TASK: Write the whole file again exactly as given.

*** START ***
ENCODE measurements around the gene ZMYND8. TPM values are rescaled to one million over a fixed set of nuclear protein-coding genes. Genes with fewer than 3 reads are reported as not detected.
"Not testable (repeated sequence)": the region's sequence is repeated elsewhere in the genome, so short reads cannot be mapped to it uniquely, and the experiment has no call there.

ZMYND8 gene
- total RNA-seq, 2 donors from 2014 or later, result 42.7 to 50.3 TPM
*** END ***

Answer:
ENCODE measurements around the gene ZMYND8. TPM values are rescaled to one million over a fixed set of nuclear protein-coding genes. Genes with fewer than 3 reads are reported as not detected.
"Not testable (repeated sequence)": the region's sequence is repeated elsewhere in the genome, so short reads cannot be mapped to it uniquely, and the experiment has no call there.

ZMYND8 gene
- total RNA-seq, 2 donors from 2014 or later, result 42.7 to 50.3 TPM